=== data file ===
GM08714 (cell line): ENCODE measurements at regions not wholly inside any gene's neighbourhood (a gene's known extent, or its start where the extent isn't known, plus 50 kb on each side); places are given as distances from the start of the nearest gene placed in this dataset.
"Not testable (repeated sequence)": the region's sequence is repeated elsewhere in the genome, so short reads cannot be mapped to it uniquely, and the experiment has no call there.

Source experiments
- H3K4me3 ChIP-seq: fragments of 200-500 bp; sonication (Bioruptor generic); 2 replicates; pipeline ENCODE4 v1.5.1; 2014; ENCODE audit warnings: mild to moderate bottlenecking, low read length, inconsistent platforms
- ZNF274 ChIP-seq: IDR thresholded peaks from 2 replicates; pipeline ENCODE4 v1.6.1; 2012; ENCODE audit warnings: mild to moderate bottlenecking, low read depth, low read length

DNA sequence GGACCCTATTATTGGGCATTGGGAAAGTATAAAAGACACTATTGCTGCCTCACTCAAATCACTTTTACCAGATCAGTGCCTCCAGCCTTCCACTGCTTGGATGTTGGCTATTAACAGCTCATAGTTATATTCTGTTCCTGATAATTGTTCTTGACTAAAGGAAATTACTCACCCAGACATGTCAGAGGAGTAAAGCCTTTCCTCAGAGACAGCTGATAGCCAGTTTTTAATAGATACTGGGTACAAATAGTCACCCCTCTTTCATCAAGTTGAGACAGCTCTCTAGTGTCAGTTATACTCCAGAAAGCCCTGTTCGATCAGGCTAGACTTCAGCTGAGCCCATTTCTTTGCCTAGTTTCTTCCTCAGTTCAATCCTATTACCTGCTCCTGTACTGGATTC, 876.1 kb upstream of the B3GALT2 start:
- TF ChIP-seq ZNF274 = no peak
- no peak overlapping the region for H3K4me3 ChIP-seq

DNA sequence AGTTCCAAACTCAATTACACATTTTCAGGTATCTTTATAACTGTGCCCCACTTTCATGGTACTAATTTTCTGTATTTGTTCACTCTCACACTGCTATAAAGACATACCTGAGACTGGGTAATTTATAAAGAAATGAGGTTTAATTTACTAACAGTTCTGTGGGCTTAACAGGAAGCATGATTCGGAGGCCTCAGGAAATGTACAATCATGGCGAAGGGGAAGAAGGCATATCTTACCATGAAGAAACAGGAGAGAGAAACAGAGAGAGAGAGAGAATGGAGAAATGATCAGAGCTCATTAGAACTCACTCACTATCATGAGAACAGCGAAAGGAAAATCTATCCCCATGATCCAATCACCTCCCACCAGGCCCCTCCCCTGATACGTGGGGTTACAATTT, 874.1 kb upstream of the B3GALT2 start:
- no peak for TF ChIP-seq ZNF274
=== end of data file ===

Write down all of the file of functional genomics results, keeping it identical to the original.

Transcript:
GM08714 (cell line): ENCODE measurements at regions not wholly inside any gene's neighbourhood (a gene's known extent, or its start where the extent isn't known, plus 50 kb on each side); places are given as distances from the start of the nearest gene placed in this dataset.
"Not testable (repeated sequence)": the region's sequence is repeated elsewhere in the genome, so short reads cannot be mapped to it uniquely, and the experiment has no call there.

Source experiments
- H3K4me3 ChIP-seq: fragments of 200-500 bp; sonication (Bioruptor generic); 2 replicates; pipeline ENCODE4 v1.5.1; 2014; ENCODE audit warnings: mild to moderate bottlenecking, low read length, inconsistent platforms
- ZNF274 ChIP-seq: IDR thresholded peaks from 2 replicates; pipeline ENCODE4 v1.6.1; 2012; ENCODE audit warnings: mild to moderate bottlenecking, low read depth, low read length

DNA sequence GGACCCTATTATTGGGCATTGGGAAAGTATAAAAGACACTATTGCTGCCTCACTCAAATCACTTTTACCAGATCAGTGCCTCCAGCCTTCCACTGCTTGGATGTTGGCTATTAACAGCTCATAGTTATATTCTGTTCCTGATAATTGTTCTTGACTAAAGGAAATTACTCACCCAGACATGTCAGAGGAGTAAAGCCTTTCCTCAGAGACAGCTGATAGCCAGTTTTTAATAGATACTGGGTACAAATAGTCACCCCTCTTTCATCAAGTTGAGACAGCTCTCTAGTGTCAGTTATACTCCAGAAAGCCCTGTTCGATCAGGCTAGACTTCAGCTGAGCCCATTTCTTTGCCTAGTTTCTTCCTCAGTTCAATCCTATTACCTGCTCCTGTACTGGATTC, 876.1 kb upstream of the B3GALT2 start:
- TF ChIP-seq ZNF274 = no peak
- no peak overlapping the region for H3K4me3 ChIP-seq

DNA sequence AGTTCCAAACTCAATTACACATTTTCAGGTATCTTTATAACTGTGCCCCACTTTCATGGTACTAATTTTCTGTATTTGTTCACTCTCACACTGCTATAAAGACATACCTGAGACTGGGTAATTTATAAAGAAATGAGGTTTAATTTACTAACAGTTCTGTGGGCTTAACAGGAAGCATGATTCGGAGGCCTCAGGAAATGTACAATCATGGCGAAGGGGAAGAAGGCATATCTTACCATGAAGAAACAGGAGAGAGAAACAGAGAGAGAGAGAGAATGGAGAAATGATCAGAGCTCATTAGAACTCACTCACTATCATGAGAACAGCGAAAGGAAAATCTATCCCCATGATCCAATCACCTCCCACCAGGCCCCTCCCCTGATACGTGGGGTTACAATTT, 874.1 kb upstream of the B3GALT2 start:
- no peak for TF ChIP-seq ZNF274